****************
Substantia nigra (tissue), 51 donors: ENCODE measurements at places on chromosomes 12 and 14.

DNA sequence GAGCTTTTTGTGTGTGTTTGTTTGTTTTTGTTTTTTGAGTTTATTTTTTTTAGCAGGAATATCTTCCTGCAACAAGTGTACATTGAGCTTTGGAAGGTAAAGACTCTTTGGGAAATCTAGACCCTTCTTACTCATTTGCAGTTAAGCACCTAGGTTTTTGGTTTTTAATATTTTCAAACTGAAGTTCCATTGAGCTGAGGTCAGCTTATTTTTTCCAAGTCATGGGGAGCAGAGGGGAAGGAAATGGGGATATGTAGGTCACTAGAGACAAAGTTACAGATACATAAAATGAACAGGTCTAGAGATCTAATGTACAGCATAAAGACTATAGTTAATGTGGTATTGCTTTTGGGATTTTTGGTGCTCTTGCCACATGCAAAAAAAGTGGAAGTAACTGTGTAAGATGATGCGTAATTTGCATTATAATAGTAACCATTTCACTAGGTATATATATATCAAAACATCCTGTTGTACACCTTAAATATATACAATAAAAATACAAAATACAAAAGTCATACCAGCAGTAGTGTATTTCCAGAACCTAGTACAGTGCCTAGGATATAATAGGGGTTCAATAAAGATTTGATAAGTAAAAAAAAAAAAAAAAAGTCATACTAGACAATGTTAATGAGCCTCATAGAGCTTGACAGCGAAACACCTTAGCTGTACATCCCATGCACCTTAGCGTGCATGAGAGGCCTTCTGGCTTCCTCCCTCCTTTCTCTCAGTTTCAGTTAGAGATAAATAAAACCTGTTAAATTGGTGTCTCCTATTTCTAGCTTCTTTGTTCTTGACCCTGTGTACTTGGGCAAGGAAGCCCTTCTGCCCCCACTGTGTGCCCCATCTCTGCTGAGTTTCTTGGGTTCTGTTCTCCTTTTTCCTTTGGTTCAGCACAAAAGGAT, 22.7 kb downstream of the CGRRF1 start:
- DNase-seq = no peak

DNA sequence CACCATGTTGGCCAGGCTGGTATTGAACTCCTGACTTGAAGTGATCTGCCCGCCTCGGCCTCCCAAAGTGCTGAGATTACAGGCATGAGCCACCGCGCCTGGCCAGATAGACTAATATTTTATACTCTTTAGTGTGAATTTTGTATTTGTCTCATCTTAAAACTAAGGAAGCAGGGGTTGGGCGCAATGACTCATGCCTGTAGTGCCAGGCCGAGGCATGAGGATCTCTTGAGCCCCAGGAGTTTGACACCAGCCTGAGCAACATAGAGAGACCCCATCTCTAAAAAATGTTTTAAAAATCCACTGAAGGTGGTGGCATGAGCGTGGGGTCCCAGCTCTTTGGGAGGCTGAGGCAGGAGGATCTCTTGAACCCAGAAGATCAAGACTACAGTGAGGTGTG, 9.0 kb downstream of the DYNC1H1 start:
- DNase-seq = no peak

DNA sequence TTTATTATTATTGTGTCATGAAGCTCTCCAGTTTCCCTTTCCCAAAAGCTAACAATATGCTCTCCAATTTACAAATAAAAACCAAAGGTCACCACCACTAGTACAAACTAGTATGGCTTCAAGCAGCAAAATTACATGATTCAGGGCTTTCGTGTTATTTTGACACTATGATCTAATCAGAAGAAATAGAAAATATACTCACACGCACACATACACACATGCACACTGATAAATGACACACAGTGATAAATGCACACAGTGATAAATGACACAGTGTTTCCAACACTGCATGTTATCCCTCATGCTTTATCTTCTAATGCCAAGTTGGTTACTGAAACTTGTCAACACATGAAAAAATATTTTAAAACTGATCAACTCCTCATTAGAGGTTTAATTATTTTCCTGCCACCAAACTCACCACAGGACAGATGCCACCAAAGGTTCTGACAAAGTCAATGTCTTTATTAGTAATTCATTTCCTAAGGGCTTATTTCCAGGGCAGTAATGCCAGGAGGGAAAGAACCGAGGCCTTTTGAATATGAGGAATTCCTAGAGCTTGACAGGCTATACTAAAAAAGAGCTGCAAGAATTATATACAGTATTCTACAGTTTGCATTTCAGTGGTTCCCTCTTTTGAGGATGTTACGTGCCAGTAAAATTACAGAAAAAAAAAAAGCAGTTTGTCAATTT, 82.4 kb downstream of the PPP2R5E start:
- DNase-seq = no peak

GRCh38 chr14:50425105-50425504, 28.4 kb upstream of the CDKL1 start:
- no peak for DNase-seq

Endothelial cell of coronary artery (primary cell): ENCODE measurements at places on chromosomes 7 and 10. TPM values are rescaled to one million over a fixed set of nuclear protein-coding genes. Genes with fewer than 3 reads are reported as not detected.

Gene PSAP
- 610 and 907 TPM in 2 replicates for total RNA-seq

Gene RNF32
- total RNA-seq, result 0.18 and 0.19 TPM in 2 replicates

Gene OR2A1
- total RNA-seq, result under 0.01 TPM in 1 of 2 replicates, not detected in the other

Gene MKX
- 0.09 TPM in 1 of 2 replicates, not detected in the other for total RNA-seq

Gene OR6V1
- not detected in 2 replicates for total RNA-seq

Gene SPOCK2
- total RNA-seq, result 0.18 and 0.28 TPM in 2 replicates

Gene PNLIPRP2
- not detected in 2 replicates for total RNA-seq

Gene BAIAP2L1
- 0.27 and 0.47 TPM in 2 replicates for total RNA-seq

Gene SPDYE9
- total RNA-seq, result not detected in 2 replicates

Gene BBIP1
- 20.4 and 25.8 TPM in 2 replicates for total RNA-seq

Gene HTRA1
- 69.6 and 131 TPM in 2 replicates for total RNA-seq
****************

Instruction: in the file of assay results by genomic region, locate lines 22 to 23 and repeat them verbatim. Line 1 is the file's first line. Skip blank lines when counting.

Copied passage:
- total RNA-seq, result 0.18 and 0.28 TPM in 2 replicates

Gene PNLIPRP2